As I received my many new spring rose releases for this year I kept waiting for the ones which applied some of the assumptions about what millennials want in their fragrance. If I was to summarize the perfume brands collected wisdom for what this new generation of perfume lovers desires it would be: transparent, gourmand, and floral. If you had asked me in January what would be hitting my mailbox I would have placed a large bet on transparent candied roses. Thankfully there are no bookmakers accepting bets on such speculation for I would have lost. As I look back over the samples received only one fit my description, Mademoiselle Rochas.
Rochas, as a brand, is sort of the aging dowager of perfumery. The brand which was founded with the great masterpiece Femme in 1944 has irregularly built on that auspicious beginning. My collection of discontinued Rochas fragrances is one of those which is its own museum of greatest perfumers ever. When they hired Jean-Michel Duriez as in-house perfumer I hoped for a renaissance but that never materialized. With his departure in 2014 it seems like Rochas has set its sights on this younger fragrance consumer. Both 2016 releases seemed designed to appeal to that demographic. That made it unsurprising that their spring rose perfume would also go there.
Mademoiselle Rochas was composed by perfumer Anne Flipo. The model for the mademoiselle Mme Flipo would use as a brief is a modern-day Parisienne. She is described like this in the press materials, “Frenchic”. Which I guess translates to transparent gourmand rose.
Mme Flipo opens with a cleverly assembled candy apple accord. Combining blackcurrant buds, red currants, and blackberries it all forms a hard-red sugared shell over crisp fruitiness. If there is anything I am enjoying about this presumed preference for sweet gourmands is perfumers are producing some interesting accords. This is one of them. The floral heart is less imaginative as rose de mai, jasmine, and violet form an opaque floral heart. It is serviceable and kept on the light side. The base is a mixture of clean white musks some sweet sandalwood and a modest ambergris.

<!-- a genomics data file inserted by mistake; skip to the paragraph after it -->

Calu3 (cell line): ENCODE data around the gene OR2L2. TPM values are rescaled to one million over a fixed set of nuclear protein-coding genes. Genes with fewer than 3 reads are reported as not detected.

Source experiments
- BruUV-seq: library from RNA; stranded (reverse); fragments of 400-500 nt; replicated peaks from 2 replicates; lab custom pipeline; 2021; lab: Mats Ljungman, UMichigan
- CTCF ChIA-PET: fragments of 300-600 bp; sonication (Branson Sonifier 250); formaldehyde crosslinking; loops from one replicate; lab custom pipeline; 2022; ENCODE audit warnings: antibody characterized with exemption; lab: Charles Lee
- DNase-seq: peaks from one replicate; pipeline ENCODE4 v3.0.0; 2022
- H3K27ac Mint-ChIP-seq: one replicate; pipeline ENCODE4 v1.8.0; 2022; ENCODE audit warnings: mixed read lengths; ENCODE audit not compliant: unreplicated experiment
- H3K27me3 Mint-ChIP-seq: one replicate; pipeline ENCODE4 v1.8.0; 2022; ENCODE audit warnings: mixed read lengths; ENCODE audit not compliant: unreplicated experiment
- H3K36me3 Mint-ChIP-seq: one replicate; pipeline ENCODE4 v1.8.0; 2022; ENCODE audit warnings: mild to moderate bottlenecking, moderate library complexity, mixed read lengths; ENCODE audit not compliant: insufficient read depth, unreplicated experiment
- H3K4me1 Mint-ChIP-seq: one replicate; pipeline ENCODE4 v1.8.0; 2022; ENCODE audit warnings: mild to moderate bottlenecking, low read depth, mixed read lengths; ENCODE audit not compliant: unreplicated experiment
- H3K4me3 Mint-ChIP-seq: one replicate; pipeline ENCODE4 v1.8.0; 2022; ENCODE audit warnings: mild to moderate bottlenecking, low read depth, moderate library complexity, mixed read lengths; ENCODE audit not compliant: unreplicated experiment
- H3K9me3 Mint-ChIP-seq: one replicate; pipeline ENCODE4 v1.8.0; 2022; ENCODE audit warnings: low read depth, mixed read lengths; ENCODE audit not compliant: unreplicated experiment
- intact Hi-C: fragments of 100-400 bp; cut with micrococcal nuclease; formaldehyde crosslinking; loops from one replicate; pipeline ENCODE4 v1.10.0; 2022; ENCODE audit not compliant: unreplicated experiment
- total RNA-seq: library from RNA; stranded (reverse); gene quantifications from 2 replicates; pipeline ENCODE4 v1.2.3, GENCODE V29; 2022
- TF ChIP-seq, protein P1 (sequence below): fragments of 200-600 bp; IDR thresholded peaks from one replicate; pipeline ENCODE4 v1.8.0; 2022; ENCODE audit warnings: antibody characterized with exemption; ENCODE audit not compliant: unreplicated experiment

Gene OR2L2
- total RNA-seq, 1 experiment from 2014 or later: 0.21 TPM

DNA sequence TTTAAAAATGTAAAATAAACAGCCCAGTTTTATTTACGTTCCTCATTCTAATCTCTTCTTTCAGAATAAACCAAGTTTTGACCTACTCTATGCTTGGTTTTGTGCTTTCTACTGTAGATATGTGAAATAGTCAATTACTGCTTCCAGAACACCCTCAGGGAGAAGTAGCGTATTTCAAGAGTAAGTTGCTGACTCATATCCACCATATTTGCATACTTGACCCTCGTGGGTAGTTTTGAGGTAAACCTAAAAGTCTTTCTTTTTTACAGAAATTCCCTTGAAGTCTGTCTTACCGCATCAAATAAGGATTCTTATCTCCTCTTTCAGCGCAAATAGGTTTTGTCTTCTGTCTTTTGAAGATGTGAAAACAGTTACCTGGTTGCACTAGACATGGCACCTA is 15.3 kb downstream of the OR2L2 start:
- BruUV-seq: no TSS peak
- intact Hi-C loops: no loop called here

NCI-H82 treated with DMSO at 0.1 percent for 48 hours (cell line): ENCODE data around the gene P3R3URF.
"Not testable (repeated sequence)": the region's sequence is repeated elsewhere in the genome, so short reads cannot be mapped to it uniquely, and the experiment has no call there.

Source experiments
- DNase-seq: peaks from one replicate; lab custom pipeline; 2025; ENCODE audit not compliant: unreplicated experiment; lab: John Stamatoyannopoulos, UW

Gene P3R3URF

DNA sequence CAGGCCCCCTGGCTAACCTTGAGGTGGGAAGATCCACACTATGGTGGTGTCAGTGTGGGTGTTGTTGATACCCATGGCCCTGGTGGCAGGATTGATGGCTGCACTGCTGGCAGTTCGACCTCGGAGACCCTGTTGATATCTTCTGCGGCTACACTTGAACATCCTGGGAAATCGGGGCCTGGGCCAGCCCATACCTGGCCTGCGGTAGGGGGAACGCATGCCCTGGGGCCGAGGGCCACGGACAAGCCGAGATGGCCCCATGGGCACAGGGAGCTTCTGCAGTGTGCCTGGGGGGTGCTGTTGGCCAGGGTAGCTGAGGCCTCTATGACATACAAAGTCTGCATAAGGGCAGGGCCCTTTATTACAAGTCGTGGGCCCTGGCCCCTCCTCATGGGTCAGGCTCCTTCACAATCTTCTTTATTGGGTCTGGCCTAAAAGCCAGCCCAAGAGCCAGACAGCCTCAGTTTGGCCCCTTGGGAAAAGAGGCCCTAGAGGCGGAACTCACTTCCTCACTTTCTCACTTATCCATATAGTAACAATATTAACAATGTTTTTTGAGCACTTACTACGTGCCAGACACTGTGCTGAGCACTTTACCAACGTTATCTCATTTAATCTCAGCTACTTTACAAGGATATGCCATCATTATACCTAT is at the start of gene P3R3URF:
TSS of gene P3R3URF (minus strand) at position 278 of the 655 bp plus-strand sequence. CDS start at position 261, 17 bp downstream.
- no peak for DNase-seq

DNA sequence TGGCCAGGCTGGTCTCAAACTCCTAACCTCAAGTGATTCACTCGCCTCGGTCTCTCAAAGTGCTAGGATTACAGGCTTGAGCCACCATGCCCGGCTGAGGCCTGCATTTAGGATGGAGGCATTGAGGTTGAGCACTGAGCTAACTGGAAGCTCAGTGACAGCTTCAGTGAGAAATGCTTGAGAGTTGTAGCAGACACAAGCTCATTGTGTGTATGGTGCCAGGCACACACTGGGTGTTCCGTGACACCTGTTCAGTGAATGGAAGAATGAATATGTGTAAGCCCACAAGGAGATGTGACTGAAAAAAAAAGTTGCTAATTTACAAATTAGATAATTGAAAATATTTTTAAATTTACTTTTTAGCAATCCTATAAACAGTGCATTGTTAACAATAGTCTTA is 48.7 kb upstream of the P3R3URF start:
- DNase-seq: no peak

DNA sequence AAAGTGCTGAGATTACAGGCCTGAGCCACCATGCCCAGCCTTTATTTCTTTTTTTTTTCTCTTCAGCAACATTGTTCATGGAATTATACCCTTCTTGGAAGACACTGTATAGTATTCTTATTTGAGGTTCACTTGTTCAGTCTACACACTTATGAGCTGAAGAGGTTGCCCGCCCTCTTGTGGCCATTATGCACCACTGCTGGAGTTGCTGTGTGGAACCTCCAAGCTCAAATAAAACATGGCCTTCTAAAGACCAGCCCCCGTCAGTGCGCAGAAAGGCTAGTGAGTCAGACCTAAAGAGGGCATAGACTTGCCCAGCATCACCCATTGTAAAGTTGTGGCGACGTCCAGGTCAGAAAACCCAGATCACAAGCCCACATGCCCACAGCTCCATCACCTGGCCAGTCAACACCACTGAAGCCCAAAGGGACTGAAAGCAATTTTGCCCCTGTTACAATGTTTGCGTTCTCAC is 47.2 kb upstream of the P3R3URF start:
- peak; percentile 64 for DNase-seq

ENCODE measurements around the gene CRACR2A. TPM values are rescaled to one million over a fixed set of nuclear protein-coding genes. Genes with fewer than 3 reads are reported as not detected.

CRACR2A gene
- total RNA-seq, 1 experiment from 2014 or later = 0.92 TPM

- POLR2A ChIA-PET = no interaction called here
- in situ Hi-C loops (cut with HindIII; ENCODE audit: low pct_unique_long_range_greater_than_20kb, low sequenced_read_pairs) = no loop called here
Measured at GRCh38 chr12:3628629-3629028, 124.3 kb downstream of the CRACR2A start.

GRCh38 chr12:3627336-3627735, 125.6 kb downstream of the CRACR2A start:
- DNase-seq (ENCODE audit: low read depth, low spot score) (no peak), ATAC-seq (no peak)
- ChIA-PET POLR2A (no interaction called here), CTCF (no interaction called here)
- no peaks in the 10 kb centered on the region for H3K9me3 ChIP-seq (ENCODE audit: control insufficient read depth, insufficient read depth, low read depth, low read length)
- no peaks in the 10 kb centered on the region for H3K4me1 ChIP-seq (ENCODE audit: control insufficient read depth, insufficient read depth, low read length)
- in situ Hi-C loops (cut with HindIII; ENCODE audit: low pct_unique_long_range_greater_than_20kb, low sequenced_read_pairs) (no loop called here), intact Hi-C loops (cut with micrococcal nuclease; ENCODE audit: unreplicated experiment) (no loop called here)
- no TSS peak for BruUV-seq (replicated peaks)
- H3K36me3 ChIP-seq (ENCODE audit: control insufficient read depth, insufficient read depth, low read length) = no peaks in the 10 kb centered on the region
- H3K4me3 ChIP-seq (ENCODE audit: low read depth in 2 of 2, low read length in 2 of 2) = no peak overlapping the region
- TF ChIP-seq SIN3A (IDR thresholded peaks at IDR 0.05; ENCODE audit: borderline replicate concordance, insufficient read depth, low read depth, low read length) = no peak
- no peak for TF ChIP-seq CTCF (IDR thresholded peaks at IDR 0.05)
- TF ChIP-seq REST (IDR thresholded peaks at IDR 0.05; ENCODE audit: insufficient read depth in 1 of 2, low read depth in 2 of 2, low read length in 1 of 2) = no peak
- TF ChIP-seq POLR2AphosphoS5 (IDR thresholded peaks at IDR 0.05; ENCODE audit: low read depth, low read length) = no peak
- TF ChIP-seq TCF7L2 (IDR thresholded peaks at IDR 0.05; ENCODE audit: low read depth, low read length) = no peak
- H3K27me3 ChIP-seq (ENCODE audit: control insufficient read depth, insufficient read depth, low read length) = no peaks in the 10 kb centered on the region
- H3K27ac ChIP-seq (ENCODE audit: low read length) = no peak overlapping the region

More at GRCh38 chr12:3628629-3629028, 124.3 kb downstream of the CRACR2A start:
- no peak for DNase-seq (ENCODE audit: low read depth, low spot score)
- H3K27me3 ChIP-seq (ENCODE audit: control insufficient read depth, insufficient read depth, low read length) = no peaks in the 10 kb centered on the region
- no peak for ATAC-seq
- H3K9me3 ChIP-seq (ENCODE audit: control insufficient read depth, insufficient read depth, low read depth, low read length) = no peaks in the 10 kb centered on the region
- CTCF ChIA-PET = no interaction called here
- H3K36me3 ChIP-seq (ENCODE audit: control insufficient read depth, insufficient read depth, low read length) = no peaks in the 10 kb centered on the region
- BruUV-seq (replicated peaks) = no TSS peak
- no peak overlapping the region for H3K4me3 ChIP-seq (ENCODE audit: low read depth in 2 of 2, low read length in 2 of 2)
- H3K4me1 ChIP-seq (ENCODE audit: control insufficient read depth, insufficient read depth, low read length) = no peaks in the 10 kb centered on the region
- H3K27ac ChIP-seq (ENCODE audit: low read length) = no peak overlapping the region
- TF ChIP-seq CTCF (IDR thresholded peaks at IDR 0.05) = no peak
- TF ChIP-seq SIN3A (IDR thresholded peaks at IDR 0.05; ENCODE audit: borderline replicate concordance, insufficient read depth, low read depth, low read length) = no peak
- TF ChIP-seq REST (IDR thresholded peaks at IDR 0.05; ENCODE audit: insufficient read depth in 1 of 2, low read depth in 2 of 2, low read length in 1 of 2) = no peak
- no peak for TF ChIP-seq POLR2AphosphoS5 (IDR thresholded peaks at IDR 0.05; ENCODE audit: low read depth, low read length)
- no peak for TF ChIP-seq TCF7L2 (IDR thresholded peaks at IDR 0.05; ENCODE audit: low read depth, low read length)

Mademoiselle Rochas has 12-14 hour longevity and moderate sillage.
I am interested to see how well Mademoiselle Rochas connects with their target audience. I would be happy to have next spring’s rose fragrances have a gourmand twist. It does make it seem less trite. If you’re looking for a millennial spring rose for 2017 that is what Mademoiselle Rochas delivers.
Disclosure: This review was based on a sample provided by Rochas.
It was in the early 1990’s that a London-based aesthetician named Jo Malone burst on to the fragrance scene with a true original perfume called Lime Basil & Manadrin. The herbal citrus perfume has become a standard not only within the line but in general. In 1999, Ms. Malone sold her fragrance business to Estee Lauder in one of the earliest niche acquisitions by a large beauty company. In the seventeen years since that acquisition I think Jo Malone has done pretty well staying true to the style Ms. Malone pioneered in her early days. I tend to look forward to receiving new releases because I think the large company has not squashed the spirit of the small company it acquired.
In particular the last couple of years has seen some releases which have been among the best the line has released; 2014’s Wood Sage & Sea Salt along with last year’s Mimosa & Cardamom are but two examples. I was really looking forward to the latest release Basil & Neroli for a couple of reasons. The first was that this is the first time basil has been used as a keynote in a Jo Malone perfume since that long ago original release. Secondly perfumer Anne Flipo seemed to be extending the Herb Garden collection she did earlier in the year for the brand. I really liked the way she used the herbs throughout those fragrances.
Basil & Neroli is real deep dive into the two notes on the label. Mme Flipo uses three different sources of basil throughout. Two of them are sort of spliced together which give some unique perspective to this herbal ingredient. The neroli is also incredibly rich matching the variations in basil.